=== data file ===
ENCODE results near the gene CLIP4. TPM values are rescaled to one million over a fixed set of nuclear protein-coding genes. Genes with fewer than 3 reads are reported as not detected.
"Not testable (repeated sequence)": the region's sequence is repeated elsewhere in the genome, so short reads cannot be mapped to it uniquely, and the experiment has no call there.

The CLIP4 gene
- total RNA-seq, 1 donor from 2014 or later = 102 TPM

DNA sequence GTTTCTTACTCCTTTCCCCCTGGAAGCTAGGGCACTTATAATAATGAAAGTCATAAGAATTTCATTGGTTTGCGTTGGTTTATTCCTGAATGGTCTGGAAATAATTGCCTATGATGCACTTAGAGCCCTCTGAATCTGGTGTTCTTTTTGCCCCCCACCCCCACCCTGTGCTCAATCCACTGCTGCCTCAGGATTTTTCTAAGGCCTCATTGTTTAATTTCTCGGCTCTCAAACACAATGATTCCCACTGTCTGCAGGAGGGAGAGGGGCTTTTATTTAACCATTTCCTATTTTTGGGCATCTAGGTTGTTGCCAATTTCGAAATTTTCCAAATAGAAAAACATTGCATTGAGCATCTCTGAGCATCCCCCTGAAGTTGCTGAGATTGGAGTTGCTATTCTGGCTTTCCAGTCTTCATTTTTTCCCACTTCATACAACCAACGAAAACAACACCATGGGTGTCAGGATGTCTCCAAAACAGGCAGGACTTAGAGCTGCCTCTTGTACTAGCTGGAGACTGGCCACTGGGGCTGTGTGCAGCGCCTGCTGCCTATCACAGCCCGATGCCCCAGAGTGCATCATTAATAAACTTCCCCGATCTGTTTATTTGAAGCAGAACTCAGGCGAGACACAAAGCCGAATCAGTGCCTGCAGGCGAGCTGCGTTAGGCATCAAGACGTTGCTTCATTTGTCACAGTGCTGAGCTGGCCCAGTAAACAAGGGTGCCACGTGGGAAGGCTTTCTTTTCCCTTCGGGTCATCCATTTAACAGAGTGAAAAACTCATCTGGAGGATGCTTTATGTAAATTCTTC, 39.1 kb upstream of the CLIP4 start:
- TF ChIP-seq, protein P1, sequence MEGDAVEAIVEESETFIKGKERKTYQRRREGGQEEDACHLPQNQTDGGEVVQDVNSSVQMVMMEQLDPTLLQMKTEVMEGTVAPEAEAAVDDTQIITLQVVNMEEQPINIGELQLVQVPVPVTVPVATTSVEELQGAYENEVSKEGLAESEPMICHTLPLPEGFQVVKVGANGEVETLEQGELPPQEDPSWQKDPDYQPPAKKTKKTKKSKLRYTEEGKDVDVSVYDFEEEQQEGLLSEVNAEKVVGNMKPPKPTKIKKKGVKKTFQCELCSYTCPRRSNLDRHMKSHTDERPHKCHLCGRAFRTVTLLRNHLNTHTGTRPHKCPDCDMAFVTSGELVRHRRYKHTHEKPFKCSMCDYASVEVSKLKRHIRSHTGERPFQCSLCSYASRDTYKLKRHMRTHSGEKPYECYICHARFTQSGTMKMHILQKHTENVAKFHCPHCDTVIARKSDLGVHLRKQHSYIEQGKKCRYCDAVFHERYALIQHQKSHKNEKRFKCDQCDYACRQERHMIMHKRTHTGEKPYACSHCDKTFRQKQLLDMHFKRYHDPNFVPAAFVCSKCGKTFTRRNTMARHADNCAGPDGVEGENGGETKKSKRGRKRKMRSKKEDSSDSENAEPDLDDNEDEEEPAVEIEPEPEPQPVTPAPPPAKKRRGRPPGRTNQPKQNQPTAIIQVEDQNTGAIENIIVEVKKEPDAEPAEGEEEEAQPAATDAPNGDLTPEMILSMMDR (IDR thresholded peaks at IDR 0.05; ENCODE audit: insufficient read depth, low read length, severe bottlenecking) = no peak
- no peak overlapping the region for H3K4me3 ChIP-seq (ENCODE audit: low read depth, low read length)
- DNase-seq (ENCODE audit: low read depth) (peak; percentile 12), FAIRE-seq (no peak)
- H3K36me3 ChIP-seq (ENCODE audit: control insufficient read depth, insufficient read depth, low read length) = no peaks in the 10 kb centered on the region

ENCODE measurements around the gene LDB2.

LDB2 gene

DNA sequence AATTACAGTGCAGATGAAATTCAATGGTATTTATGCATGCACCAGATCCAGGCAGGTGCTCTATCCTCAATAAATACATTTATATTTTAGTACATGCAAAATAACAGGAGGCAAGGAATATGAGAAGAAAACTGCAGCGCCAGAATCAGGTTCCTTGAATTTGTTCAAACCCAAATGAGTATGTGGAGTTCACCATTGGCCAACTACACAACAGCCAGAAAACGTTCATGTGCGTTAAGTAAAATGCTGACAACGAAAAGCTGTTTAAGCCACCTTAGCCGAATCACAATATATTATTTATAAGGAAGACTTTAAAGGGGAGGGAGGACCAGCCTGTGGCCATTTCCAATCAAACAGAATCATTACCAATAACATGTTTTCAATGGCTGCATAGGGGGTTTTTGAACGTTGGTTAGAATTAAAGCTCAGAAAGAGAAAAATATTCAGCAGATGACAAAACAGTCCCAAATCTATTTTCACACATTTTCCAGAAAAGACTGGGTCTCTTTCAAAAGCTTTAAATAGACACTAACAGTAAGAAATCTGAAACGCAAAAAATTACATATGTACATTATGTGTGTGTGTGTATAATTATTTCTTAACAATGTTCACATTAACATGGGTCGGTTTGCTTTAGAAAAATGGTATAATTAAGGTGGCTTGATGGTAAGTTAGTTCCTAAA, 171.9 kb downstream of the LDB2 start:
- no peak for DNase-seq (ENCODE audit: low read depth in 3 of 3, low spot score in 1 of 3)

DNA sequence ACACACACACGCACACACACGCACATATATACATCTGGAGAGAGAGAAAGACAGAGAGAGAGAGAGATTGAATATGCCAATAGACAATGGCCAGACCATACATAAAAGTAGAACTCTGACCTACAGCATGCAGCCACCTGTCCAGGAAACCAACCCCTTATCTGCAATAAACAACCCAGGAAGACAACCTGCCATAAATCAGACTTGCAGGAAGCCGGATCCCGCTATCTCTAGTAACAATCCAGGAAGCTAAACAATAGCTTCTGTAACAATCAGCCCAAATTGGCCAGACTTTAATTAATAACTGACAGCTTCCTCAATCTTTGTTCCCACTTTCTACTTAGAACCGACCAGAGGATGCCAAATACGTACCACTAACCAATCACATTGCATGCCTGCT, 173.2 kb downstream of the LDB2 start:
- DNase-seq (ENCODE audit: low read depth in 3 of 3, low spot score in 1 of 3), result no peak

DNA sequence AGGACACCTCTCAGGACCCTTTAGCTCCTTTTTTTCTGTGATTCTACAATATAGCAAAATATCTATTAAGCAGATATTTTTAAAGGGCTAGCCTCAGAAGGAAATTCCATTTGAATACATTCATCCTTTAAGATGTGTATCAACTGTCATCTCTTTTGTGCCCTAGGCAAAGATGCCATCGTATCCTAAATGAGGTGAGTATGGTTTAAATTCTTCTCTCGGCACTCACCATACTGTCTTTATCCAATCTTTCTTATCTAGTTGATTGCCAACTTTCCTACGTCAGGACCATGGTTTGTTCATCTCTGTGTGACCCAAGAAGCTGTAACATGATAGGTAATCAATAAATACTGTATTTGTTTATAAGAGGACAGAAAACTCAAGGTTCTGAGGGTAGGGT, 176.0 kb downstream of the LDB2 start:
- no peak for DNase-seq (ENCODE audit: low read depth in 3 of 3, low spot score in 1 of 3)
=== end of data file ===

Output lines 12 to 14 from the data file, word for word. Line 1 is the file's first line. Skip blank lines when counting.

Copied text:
DNA sequence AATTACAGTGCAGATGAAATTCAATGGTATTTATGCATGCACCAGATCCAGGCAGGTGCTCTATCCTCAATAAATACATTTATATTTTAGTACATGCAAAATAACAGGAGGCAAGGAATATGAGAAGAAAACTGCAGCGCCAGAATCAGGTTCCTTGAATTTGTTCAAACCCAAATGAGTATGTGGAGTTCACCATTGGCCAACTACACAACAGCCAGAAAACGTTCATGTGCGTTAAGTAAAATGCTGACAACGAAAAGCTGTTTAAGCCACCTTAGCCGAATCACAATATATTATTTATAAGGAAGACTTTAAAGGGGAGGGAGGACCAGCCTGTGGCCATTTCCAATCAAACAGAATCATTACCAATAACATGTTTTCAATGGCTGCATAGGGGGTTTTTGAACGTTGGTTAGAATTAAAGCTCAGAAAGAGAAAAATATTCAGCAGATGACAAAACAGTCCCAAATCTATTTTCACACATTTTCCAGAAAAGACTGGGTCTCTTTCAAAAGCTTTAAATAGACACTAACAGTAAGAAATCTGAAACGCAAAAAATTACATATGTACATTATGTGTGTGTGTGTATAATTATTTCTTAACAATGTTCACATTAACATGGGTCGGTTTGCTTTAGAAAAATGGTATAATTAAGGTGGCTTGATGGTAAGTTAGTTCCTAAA, 171.9 kb downstream of the LDB2 start:
- no peak for DNase-seq (ENCODE audit: low read depth in 3 of 3, low spot score in 1 of 3)

DNA sequence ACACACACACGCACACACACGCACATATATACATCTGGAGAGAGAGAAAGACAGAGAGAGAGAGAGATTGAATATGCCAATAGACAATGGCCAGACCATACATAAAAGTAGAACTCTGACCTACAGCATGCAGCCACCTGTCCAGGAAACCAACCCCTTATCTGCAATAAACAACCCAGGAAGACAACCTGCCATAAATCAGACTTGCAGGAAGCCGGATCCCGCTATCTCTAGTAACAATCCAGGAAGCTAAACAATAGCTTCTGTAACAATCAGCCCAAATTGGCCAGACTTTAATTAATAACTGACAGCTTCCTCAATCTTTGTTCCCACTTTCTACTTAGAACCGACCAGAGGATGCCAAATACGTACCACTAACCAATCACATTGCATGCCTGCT, 173.2 kb downstream of the LDB2 start: